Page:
Monday, 31 January 2011

It’s laptops at dawn in the hunt for the missing million

Written by Fiona Kirton and Sara Clay

Release: Immediate 31.01.10

    National expert briefs Somerset councillors on how to save £1.35 million without closing 11 libraries or reducing hours

    Britain’s leading expert on how to run libraries has met with Somerset County Councillors in a bid to rescue the remaining eleven at-risk libraries.

    Somerset's high-profile library campaign caught the attention of national libraries campaigner Tim Coates, who offered his services free of charge to brief Councillors.

    Tim Coates, formerly managing director of Waterstone's and WH Smith (Europe), is now best known as an advocate for improvements to the UK public library service. He met County councillors, officers and local campaigners on Friday (28 January) at the Abbey Retreat House, Glastonbury.

    Tim had three key recommendations for Somerset's Library Service. First, reduce costs substantially on backroom services rather than closing libraries. Second, make sure that the published figures are clear and complete. And third, at the same time as reducing back office costs, improve the frontline with more new books, longer hours and smarter premises.

    Crucial to Somerset campaigners, Tim advised that in order to reduce library funding by £1.35 million, as planned, the Council should reduce expenditure on “non-front-line” activities, rather than close libraries.

    This can be done, he said, by streamlining management structure, and empowering librarians to buy books directly, saving substantially on central purchasing and distribution costs. For example, a book that cost 50p to produce, might cost £1 to the wholesaler, and £5.99 in the shop. The same book going through a council purchasing system will cost £20 to put on the shelf, because it has to go through so many hands.

    More than half of the county’s £7.5 million library budget is spent on such back-office services. Tim noted that just over £1 million of that figure had not been included in the consultation document. This was an internal “topslice”, covering the library service’s share of the costs of Human Resources, Finance Department, legal services and other core functions at County Hall.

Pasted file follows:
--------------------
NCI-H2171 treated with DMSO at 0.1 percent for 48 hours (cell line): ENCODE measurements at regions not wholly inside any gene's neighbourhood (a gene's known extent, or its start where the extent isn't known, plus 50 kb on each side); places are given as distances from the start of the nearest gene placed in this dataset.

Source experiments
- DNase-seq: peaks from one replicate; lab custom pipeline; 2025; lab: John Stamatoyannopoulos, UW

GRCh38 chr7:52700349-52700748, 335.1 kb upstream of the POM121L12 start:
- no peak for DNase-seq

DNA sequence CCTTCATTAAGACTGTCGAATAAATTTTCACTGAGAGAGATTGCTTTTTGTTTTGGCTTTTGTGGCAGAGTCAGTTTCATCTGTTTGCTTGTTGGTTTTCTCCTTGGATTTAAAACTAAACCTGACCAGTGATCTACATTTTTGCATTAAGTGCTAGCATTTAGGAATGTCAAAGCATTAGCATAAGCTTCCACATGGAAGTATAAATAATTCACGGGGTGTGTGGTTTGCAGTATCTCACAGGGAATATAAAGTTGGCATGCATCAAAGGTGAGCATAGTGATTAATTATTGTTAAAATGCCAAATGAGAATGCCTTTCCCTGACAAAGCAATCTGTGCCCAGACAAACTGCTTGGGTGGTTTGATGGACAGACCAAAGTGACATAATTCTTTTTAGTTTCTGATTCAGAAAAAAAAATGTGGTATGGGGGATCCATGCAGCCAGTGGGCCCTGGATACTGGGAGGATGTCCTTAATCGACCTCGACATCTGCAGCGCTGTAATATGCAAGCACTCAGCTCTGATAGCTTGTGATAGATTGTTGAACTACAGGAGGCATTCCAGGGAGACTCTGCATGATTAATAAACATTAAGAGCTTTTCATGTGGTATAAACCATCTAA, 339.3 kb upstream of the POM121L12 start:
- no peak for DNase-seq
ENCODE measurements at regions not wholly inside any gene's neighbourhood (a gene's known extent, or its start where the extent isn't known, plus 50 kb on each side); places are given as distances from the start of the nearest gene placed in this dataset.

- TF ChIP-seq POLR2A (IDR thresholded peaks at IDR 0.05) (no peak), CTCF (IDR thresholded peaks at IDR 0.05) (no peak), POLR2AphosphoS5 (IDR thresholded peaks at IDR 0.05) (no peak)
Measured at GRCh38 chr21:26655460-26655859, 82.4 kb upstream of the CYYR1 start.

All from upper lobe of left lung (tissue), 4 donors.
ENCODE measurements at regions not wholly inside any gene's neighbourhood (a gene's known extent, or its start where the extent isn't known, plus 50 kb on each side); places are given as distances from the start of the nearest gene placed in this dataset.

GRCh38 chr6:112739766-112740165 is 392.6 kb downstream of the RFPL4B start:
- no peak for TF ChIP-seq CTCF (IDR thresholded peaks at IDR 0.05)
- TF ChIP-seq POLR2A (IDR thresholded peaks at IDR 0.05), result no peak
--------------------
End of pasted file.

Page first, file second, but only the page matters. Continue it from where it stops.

Whether that “missing million” should have been included in the total published for the consultation is a matter of contention. This issue is central to Tim’s recommendation for “clear, consistent, complete and comprehensible” figures, to enable councillors to make informed decisions.

    Terry Clay, from Friends of Glastonbury Library (FOGL), has been working with Tim on the figures. He said, "The library officers have said this externally imposed administration charge was not published in the consultation document, because they had no control over it and it would confuse matters. I am more confused by it not being included.”

    Richard Chisnall (FOGL) is hopeful of a positive outcome from the briefing. “The councillors appeared to be listening receptively,” he said. “Tim Coates has recommended a new radical way of thinking which would allow Somerset to keep all of its libraries open, whilst staying within budget constraints. This is in line with recommendations from Local Government Minister, Eric Pickles.”
    County officers and key portfolio holders have agreed to meet again with Tim Coates and Terry Clay – laptops at the ready – to settle the matter of the “missing million” and agree a baseline set of figures on which to plan for the future.

    - END -

     PHOTO CAPTION (if any): Glastonbury mayor John Coles (left) welcomes library expert Tim Coates.

    Notes to Editors.

    1. According to CIPFA (Chartered Institute Of Public Finance Accounts) Somerset library funding totalled £7.5m; the total published in the consultation document was £6.5m, excluded the topslice, and was based on a different 12-month period.

    2. Terry Clay has requested a breakdown of how the additional £1.1m of council administration costs has been broken down, but has not yet received it.